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That's the thing - I'm not talking about using any mechanical checkers. I'm talking about using a language definition that makes it easier for humans to prove things about their programs.

Okay, that's interesting. How would that work in practice? It doesn't seem like it would be easy to apply in a timely way. If the rules can be unambiguously checked by humans, would they not be more efficiently checked by machines?

Proving theorems isn't just performing routine checks. There are creative aspects, like finding the right loop invariants, at which machines fare absolutely miserably.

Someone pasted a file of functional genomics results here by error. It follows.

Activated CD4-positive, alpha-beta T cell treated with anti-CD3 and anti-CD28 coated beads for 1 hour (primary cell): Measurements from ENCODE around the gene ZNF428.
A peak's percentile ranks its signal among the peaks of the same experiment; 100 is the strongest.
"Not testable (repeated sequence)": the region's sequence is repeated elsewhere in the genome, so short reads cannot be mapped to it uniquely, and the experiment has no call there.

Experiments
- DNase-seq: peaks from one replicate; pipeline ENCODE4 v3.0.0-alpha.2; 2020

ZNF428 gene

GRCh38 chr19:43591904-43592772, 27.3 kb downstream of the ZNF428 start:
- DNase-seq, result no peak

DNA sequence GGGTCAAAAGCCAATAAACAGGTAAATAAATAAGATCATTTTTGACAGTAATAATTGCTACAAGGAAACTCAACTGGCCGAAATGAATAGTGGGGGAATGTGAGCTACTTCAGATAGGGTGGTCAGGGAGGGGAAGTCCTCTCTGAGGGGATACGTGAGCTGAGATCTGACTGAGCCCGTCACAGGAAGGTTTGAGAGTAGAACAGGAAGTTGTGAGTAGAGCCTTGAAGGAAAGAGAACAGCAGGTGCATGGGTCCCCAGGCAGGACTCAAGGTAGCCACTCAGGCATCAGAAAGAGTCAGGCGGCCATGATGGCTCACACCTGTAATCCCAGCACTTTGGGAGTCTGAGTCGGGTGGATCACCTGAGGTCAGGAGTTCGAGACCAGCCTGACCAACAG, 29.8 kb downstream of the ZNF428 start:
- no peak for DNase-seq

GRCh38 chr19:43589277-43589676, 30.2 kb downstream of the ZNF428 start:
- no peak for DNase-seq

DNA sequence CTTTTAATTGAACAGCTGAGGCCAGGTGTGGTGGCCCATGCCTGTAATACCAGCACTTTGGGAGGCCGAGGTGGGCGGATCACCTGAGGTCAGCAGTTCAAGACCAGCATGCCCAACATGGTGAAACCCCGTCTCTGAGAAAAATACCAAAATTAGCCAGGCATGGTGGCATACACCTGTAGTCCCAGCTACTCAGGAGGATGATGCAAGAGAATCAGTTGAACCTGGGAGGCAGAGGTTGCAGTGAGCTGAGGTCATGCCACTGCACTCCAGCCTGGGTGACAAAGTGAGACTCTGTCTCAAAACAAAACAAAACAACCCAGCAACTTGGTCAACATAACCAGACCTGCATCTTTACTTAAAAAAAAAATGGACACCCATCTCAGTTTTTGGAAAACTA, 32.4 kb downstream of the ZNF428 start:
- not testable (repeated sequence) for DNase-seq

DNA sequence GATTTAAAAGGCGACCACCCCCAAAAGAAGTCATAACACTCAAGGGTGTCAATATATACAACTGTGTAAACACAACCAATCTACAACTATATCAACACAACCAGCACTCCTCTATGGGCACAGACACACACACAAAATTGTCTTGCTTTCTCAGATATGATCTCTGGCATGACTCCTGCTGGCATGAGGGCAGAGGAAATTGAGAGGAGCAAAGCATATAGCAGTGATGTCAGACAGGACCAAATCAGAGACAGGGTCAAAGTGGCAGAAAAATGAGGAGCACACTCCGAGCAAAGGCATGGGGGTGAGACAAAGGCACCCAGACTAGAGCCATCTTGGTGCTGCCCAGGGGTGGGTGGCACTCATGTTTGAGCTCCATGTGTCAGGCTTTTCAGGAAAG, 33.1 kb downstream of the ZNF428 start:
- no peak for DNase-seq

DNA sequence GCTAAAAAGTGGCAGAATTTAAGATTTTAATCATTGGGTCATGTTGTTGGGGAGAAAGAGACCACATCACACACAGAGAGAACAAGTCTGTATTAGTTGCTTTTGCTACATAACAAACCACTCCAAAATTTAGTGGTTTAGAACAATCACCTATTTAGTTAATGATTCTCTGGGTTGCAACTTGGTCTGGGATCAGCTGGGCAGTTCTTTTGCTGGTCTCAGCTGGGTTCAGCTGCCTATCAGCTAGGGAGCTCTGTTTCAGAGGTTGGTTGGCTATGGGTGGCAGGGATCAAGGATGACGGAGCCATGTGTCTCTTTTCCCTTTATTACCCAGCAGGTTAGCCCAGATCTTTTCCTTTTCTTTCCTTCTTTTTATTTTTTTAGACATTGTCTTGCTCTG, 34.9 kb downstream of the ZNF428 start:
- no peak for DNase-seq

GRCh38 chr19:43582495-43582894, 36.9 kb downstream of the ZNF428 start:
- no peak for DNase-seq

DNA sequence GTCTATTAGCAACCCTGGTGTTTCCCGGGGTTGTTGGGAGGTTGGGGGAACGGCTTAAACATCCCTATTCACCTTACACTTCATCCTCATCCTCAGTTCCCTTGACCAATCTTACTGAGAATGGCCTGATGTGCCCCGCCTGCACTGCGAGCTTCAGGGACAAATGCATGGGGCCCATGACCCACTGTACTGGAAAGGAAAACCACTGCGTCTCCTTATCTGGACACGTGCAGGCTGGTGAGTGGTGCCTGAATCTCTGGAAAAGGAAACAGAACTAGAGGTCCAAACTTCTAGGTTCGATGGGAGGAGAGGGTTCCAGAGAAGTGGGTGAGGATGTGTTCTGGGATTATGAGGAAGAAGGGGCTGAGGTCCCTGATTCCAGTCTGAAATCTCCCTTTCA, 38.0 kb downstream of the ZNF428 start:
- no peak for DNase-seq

OTOH, machines excel at exhaustive enumeration and enforcing separation of concerns: that's why ML-style algebraic data types, pattern matching and parametric polymorphism are such a boon for high-level programming.

So there's room for both human and machine work in program verification. What we should be interested in is finding the right division of labor between humans and machines.

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